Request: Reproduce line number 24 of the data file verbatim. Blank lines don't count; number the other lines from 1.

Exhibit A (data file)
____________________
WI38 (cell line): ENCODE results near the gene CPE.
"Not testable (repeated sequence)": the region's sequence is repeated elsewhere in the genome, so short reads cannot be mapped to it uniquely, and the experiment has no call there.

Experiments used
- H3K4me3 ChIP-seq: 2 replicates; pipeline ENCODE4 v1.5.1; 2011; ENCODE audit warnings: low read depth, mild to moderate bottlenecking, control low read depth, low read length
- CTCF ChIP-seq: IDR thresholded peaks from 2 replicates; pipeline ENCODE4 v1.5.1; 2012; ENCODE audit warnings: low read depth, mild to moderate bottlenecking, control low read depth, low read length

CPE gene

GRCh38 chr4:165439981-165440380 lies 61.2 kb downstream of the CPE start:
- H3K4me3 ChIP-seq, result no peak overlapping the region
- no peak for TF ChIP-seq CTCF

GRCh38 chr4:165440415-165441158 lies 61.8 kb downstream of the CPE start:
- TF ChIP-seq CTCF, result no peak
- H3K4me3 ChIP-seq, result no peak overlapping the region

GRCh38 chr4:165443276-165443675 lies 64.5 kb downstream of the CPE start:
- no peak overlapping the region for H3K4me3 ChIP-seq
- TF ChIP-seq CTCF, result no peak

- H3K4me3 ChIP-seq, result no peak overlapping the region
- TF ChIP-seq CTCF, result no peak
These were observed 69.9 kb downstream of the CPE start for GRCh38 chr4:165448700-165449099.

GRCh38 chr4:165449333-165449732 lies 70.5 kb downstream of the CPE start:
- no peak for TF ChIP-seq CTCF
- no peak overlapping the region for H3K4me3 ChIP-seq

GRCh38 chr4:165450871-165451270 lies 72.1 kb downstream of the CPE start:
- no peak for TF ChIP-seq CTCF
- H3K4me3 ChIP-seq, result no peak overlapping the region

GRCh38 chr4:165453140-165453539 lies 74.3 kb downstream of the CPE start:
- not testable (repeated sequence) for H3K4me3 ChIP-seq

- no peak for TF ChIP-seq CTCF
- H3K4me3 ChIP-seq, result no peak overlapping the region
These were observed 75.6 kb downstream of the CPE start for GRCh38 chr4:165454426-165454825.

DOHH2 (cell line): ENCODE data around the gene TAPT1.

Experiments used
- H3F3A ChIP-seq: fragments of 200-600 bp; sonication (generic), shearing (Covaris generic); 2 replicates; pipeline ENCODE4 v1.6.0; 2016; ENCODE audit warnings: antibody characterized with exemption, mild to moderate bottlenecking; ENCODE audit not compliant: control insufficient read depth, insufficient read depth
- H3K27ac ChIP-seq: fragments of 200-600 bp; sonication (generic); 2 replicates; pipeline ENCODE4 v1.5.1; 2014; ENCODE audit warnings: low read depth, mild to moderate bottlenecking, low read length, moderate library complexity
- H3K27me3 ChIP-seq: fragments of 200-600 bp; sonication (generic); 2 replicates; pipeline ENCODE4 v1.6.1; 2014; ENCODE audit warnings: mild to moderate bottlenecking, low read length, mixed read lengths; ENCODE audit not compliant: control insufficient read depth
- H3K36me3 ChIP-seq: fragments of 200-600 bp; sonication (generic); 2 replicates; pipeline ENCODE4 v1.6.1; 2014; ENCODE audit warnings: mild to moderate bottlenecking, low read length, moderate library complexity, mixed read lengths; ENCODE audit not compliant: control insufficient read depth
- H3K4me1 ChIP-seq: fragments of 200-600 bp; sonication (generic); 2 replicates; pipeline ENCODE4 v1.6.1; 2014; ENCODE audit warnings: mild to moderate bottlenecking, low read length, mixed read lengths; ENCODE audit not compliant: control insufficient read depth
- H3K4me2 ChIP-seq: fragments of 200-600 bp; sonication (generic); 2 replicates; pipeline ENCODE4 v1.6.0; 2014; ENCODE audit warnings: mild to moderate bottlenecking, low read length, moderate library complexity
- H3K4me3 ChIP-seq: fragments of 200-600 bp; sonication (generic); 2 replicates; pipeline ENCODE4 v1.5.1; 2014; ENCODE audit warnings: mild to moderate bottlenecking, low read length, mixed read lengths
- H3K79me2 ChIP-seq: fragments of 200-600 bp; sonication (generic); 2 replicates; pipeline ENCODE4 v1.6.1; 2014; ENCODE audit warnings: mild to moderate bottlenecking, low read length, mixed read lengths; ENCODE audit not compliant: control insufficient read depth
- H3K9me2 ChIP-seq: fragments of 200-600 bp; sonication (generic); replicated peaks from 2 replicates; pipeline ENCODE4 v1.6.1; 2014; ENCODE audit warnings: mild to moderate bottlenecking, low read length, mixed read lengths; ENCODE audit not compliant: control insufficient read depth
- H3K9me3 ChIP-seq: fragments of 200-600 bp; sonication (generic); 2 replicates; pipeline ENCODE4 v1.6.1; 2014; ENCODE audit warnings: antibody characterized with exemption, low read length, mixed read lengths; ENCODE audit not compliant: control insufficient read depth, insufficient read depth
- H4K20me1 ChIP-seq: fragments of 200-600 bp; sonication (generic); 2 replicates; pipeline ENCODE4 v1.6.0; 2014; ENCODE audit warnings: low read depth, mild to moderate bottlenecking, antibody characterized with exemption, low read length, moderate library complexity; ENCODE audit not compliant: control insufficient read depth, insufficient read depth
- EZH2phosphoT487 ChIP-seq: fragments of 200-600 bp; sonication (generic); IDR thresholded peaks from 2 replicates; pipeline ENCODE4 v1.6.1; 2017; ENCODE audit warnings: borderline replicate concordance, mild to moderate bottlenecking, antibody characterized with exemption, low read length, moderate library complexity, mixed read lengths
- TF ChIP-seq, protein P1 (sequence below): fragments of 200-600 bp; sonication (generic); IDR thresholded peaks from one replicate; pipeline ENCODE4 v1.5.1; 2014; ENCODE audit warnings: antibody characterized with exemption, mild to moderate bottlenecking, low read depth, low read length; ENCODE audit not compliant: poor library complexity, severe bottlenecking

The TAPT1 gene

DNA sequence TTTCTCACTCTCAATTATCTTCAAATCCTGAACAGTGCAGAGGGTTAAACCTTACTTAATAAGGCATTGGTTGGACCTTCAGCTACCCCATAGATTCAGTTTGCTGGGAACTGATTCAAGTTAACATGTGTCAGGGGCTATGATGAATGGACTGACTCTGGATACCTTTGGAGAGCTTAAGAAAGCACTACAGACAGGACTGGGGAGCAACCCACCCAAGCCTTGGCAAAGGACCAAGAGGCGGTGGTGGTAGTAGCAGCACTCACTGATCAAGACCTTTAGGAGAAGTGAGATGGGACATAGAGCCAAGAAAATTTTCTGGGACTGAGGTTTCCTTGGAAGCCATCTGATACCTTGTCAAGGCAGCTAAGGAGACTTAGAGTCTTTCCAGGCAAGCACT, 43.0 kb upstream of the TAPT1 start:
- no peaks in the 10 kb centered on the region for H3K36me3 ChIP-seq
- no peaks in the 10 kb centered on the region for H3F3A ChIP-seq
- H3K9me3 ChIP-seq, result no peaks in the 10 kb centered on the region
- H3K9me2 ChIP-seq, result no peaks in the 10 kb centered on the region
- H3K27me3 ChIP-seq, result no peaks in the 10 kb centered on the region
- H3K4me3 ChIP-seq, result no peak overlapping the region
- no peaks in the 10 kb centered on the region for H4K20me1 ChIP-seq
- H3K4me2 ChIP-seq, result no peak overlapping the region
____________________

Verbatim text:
- H3K4me3 ChIP-seq, result no peak overlapping the region